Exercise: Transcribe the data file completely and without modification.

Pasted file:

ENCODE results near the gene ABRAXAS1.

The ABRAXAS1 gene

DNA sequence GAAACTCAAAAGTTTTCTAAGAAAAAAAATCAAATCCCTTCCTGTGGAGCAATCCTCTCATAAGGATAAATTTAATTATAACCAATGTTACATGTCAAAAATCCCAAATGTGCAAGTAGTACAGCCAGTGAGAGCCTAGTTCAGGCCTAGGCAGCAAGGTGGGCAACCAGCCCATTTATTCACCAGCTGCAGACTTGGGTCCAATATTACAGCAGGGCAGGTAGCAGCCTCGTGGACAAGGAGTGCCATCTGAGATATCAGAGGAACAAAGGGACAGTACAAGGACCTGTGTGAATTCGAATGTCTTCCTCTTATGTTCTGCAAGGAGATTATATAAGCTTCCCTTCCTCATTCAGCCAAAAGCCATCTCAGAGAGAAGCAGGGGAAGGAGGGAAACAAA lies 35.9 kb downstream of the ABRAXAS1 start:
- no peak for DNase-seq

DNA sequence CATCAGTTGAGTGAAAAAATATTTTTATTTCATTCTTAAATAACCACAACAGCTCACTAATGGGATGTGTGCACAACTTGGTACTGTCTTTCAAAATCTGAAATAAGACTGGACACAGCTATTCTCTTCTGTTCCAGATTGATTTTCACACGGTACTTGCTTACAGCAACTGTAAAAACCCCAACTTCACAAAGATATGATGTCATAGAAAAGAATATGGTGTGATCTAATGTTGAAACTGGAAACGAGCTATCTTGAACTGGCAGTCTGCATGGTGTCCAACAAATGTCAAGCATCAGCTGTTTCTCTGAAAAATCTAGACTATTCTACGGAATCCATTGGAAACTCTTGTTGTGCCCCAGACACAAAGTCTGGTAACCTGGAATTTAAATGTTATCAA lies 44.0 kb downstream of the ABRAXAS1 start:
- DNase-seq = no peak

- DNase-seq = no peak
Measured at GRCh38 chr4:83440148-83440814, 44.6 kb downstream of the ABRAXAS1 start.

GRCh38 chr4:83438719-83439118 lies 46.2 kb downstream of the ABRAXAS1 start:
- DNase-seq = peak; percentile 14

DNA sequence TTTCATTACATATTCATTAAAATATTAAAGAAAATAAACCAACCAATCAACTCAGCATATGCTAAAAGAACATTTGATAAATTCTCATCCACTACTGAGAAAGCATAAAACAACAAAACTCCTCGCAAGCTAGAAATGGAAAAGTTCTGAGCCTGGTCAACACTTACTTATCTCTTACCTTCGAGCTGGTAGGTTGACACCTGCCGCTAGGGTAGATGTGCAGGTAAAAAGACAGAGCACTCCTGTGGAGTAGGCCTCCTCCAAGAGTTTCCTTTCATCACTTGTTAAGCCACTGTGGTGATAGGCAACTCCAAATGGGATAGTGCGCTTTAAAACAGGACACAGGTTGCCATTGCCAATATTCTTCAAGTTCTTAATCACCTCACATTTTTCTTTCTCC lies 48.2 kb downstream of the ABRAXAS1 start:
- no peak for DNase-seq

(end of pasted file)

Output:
ENCODE results near the gene ABRAXAS1.

The ABRAXAS1 gene

DNA sequence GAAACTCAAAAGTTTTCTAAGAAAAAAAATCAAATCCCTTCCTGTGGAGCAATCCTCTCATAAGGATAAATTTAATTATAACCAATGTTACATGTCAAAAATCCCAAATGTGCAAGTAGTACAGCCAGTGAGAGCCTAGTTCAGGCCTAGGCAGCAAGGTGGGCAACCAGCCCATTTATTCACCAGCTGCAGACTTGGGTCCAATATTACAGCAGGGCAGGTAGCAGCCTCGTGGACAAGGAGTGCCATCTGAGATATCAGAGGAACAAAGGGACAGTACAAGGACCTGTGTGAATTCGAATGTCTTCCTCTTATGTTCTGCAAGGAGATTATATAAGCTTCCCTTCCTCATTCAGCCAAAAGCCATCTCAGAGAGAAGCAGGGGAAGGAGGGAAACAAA lies 35.9 kb downstream of the ABRAXAS1 start:
- no peak for DNase-seq

DNA sequence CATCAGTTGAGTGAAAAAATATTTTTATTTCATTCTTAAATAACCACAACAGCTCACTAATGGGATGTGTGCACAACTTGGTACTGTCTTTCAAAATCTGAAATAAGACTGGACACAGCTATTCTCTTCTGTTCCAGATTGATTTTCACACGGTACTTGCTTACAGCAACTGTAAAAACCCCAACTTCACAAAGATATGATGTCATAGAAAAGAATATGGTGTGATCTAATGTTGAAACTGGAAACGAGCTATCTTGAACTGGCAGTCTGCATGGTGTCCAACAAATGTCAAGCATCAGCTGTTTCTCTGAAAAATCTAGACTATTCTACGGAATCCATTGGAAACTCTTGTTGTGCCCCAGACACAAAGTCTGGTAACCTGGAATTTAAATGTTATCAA lies 44.0 kb downstream of the ABRAXAS1 start:
- DNase-seq = no peak

- DNase-seq = no peak
Measured at GRCh38 chr4:83440148-83440814, 44.6 kb downstream of the ABRAXAS1 start.

GRCh38 chr4:83438719-83439118 lies 46.2 kb downstream of the ABRAXAS1 start:
- DNase-seq = peak; percentile 14

DNA sequence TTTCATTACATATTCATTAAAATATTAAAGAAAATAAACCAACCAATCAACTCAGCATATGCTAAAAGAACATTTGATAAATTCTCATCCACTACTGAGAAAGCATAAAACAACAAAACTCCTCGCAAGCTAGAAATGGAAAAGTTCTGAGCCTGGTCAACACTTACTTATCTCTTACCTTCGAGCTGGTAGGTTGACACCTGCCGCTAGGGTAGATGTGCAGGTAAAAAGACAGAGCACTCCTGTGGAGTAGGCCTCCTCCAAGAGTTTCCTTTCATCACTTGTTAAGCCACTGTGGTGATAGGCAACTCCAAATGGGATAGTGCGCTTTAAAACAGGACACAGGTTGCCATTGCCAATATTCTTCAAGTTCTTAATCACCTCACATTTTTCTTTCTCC lies 48.2 kb downstream of the ABRAXAS1 start:
- no peak for DNase-seq